The mobile app, Uber, has partnered with Afrojack, one of its celebrity advocates to highlight the VIP credentials of the service.
The idea is simple. As Afrojack is taken to his own event in a Bentley Flying Spur, Uber will add Afrojack’s ride to their app service for one hour. Users of the service will then be able to select the option to ride with the celebrity DJ and one lucky winner (plus a friend) will be selected and picked up by Afrojack and taken in the same car and given a VIP ride to, and VIP access at the dance event. Read more…
I love this creative way in to promote the Missoni for Target collaboration. As I started to watch the casestudy I thought “Oh no, here we go, the creation of another fake mysterious online personality…” — but instead Mother New York delights us with a 25ft blogging, tweeting puppet who made a larger than life impression in New York during fashion week. Watch the video and meet Little Marina and learn about her adventures in New York.
Similar to Tesco’s virtual store experience, German shoe retailer Goertz has turned outdoor media into retail space. What’s interesting this time is that the experience is getting more personal & more social. Read more…
Here comes a new integrated campaign made in South Korea that uses mobile to drive retail and e-tailing sales. Don’t give me the stink eye just because you saw QR code in the title of the post. Read on. The idea is pretty smart, and not too geeky, considering the popularity of QR codes in the country. Read more…
The hotter the day, the less you pay. It’s this easy. Download the Budweiser application on your smartphone (works on iPhone, Android, Blackberry and Nokia) and get discounts or even a free beer if the weather is very hot.
Branded iPhone applications need one characteristic to be successful and appreciated by consumers: they need to be useful and, possibly, worth talking about to friends. I was quite doubtful when I received an email from Tide PR people promoting “The Tide Stain Brain”. But I was wrong, the insight the used and the service they want to provide is pretty good: a guide to stain removal, an application that helps consumers finding and sharing solutions for stains.
If you don’t have an iPhone you can still check out the online version of the app, not as since, but probably as useful.
Recently, the guys at Contagious, sent me a complimentary copy of their latest report dedicated to Mobile Applications in 2009. Having developed an iPhone application myself (see Nike Goal post) I’m extremely interested in the topic and I have to say this report offers good food for thought, both for beginners and more “mature” marketers. I like it because it features the right balance of numbers, tips for brands, consumer insights and ideas’ review which, in my opinion, represent the ideal mix to inspire new projects.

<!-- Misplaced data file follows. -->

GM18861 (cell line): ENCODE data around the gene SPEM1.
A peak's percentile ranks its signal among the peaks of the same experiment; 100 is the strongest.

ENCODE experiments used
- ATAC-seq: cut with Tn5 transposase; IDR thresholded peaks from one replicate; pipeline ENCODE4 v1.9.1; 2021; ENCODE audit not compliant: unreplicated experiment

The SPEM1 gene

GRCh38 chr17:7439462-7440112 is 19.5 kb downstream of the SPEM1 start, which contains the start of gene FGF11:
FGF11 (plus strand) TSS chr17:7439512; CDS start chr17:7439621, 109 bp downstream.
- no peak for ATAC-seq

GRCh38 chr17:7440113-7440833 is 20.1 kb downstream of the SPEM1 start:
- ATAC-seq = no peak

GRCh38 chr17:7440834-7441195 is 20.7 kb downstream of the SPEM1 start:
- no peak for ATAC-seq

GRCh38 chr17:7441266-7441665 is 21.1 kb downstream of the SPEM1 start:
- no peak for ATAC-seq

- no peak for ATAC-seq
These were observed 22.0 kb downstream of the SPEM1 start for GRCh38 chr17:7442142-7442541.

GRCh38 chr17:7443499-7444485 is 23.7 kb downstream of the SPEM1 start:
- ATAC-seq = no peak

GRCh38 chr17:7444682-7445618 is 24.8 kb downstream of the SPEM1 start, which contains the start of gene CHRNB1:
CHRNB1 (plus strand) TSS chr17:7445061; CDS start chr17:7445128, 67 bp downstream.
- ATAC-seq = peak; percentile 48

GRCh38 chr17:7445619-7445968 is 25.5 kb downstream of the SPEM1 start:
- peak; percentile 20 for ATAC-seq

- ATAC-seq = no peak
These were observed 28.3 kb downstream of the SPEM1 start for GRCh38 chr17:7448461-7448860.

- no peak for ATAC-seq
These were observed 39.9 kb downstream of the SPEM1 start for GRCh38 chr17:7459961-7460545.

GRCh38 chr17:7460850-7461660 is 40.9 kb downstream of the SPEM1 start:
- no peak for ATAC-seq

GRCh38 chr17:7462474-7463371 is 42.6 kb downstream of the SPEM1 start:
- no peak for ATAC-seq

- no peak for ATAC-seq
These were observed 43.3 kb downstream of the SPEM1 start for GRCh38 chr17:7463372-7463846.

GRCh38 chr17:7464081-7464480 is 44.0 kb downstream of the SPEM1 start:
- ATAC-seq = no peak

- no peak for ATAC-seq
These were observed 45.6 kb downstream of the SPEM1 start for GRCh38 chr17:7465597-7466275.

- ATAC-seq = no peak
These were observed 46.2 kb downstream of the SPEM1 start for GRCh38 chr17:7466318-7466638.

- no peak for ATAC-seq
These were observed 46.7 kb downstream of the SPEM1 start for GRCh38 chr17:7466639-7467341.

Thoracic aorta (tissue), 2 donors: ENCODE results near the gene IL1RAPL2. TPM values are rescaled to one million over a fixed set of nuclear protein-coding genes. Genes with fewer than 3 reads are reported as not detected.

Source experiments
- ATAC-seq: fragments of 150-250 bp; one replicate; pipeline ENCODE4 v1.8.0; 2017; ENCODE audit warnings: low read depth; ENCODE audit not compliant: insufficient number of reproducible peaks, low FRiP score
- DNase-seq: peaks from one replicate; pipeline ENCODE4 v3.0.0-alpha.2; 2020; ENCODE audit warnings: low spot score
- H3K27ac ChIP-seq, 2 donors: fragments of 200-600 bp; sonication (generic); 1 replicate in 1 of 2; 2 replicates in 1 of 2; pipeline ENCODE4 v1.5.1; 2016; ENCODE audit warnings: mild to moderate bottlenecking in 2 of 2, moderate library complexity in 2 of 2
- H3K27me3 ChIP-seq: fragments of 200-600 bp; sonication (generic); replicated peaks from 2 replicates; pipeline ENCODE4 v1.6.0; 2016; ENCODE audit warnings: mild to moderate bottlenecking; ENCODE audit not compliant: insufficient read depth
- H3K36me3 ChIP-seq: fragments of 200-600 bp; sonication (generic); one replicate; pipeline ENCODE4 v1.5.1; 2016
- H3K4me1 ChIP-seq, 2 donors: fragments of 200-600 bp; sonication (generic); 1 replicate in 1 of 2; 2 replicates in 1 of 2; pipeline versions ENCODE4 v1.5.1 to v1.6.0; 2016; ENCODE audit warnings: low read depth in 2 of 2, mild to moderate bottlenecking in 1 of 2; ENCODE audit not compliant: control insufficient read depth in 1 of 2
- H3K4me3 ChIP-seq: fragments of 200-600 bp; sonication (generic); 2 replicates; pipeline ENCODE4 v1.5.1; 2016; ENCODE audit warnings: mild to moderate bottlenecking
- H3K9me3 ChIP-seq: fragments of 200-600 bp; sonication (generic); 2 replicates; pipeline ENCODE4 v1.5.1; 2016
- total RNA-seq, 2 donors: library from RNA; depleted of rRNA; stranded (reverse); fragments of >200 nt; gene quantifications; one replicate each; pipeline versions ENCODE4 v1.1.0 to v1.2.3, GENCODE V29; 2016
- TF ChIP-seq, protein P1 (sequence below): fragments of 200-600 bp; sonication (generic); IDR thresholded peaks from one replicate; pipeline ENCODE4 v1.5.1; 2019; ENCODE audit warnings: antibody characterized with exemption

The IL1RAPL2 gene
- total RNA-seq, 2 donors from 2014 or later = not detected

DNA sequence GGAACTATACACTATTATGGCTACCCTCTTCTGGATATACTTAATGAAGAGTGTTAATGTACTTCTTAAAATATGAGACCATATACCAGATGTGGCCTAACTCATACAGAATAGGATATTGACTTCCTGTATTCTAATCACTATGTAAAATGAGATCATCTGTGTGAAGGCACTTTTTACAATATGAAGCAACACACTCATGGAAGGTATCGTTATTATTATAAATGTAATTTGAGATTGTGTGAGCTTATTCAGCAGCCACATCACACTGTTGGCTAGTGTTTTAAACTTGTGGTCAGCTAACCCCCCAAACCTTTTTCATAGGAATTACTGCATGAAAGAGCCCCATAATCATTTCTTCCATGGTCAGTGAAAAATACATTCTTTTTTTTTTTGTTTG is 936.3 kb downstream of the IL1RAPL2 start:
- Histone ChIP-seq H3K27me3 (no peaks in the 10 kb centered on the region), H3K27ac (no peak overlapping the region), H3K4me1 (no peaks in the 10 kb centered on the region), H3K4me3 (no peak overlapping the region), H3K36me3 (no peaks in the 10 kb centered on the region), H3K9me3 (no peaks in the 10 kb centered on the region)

The Epica Awards have been assigned recently. Among the others, you should have a look at the winner for the best mobile marketing campaign. The agency is one of my favourites, Forsman & Bodenfors very well know for a lot of cool things done on the Web for Ikea. This time they worked for AMF Pension with the aim to encourage people to start thinking about their pension while they were still relatively young.
Outdoor advertising invited passers-by to take a picture of themselves with their mobile phones and to MMS it to the pension-provider. A few minutes later AMF sent back a picture showing how the person might look when they are 70 years old.
I’ve been fascinated by QR codes since the very beginning, a couple of years ago. And I’ve always asked myself the same questions: how many people have the QR reader software installed on his/her mobile phone? How many people really understand there is something they can do and access to through that barcode? Is it really worth and cost effective to launch an action with QR codes (outside of Japan, of course…)?
The disappointing thing is that I’m still looking for relevant answers to the questions above. I keep reading about QR actions but it’s impossible to get any number on the spread of QR enabled phones nor on the results of QR campaigns. To give you an idea of the lack of information in the industry and among consumers, I think it’s interesting to read an article Ralph Lauren has published on its online magazine. A fashion brand that explains its consumers a technology… let me say that this is a bit curious, unless you have realized nobody has interacted with your QR code…
On ClickZ, Laura Marriott tries to find out whether North America is ahead or behind Europe when it comes to mobile marketing. It a quite interesting article to realize the differences among the two continents, and understand the solutions (not the strategies!) which can perform better. For example, in the US mobile search, mobile advertising, and mobile video initiatives are very popular, while text-based campaigns deliver the best results in Europe. If you’re interested in the topic, you can also download a recent case study by the Mobile Marketing Association. Also, on Mobhappy, Carlo Longino has recently posted a good analysis of the importance of (mobile advertising) to support and therefore deliver free content.
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